Sula by Toni Morrison: Has there been a prominent novelist beloved by the literary world that you could not connect with their work?  I have to admit Toni Morrison was the author of that distinction for me.  Before Sula, I had read three of Morrison’s novels, which were great but did not resonate with me. However, that changed with Sula. Morrison tells the story of best friends, Nel Wright and Sula Peace, growing up in the all-black town of Medallion, Ohio, in the early 1900s. I have never read a novel that explores the dynamics of female friendship as masterfully as Morrison does. Sula may not be seen as one of Morrison’s masterworks, but it is the finest second novel I have encountered by any writer.

 A Wild Sheep Chase by Haruki Murakami: I was late to the Murakami fandom. Fiction writers rarely have a fan base as dedicated as musical pop stars or professional athletic teams. Murakami is such a writer alongside Stephen King and Neil Gaiman with that kind of fan base. Count me as a new member of the Murakami fandom after reading A Wild Sheep Chase. A Wild Sheep Chase tells the story of an unnamed protagonist who receives a postcard for an insurance ad. However, the ad includes an image of a sheep with a star on its back. The postcard draws the attention of a shadowy figure who demands the unnamed protagonist go find this unusual sheep or suffer the consequences. The protagonist begins a journey that takes him to the remotest part of Japan to find this sheep. What he discovers is something that shakes him to his core and reveals an identity he had not realized. Murakami exposed me to a literary world I did not know existed, and I understand why he’s so acclaimed internationally.

The Sparrow by Mary Doria Russell: The Sparrow tells the story of Emilio Sandoz, a Jesuit priest, who leads a first contact mission to the Planet Rakhat. However, he returns to Earth as the only survivor and is blamed for the mission’s failure. The priest reveals his side of what happened on the mission to his father superiors of the Catholic Church in Rome and undergoes a crisis of faith that becomes more apparent by the end of the novel. Russell writes a bleak, but powerful novel about one’s faith being put to the ultimate test.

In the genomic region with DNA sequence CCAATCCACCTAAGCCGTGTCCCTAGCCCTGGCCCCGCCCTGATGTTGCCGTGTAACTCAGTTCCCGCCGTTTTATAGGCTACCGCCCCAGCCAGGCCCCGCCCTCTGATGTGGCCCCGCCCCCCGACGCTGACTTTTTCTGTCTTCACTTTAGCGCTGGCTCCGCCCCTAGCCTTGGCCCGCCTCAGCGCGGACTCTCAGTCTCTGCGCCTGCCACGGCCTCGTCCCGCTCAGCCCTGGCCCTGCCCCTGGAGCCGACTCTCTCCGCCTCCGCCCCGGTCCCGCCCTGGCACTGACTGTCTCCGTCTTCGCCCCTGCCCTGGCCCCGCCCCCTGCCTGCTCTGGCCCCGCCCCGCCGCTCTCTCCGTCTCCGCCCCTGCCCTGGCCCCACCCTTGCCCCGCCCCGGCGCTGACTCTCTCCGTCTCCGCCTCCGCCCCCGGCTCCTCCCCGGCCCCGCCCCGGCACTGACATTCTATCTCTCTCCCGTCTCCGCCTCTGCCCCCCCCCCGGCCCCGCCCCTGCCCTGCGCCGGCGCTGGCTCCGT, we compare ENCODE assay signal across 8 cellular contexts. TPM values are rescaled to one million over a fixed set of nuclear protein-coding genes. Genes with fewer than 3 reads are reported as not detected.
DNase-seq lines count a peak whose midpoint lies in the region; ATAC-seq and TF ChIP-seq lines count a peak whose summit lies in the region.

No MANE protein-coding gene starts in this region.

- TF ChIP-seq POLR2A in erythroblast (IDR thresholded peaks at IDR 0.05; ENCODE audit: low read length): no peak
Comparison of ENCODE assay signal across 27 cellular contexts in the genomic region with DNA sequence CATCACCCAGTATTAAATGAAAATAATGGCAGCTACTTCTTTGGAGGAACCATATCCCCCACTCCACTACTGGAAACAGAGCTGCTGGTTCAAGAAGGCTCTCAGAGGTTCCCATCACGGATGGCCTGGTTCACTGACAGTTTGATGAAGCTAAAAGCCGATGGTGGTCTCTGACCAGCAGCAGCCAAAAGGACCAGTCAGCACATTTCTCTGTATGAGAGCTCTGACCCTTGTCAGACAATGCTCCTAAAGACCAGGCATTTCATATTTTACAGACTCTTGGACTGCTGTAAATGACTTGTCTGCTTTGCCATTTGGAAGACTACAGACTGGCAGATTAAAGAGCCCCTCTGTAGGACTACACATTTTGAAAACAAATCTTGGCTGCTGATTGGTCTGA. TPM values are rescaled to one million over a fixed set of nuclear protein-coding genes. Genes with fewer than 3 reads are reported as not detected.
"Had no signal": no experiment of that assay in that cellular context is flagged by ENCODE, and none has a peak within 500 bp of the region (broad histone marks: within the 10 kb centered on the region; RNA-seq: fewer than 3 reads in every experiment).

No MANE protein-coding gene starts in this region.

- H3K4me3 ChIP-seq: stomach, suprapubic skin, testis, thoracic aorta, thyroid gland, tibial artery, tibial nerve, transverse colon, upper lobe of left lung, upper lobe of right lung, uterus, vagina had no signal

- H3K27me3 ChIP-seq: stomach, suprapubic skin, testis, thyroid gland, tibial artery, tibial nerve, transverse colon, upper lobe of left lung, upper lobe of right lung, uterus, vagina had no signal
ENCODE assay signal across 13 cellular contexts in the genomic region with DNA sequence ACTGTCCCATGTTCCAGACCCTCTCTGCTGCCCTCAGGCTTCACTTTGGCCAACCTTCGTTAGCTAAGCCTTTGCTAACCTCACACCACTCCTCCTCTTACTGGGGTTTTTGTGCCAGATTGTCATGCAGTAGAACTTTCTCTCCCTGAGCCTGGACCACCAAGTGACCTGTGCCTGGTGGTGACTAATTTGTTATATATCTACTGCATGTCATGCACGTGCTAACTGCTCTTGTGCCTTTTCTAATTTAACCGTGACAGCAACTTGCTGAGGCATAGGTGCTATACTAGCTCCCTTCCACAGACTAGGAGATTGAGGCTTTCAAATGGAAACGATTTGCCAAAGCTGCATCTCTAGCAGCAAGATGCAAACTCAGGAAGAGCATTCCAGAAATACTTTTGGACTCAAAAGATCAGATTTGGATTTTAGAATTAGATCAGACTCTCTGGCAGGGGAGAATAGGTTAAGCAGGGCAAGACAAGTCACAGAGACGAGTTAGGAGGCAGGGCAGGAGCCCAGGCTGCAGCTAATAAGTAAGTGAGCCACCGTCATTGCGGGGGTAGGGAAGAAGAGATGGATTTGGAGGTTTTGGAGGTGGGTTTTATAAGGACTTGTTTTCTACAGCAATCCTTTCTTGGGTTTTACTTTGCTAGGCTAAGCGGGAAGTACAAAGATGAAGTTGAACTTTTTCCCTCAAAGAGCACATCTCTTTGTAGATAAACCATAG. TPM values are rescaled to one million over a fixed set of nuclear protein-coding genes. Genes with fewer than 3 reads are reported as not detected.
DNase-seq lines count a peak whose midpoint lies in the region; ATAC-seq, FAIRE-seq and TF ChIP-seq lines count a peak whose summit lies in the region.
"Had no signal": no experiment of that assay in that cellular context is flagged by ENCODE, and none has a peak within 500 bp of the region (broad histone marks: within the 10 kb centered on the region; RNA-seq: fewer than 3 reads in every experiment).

The Wood Wife by Terri Windling: Fantasy is my favorite genre to read. It is more known for series work than standalone novels.  However, I have always been on the lookout for well-written standalone fantasy novels and The Wood Wife by Terri Windling fits the bill. The Wood Wife tells the story of a writer, Maggie Black, who inherits the Tucson estate of a reclusive poet named Davis Cooper. Maggie just ended her marriage to a famous musician and was looking to start her life over by writing the biography about the poet’s life. Windling draws upon various mythologies to tell a story about how the power of art, how it can drive one into madness if not channeled properly. In addition, this story explores the theme of new beginnings in a remote location and the possibility of life’s rejuvenation in unfamiliar surroundings. The Wood Wife is a fantasy novel that should receive more recogntion for its intelligence, thoughtfulness, and maturity.

These are my sixteen all-time favorite novels in alphabetical order since I started this blog in January 2011.  The first eight novels are in part one of the post and it has been a joy reading these stories. Reading is vital element in my life as a reader and writer. I hope this list will get other readers to try a novel they might not have heard of. If that is accomplished, then I have done my job with this list.



Submit a Comment

Your email address will not be published. Required fields are marked *

Marion Hill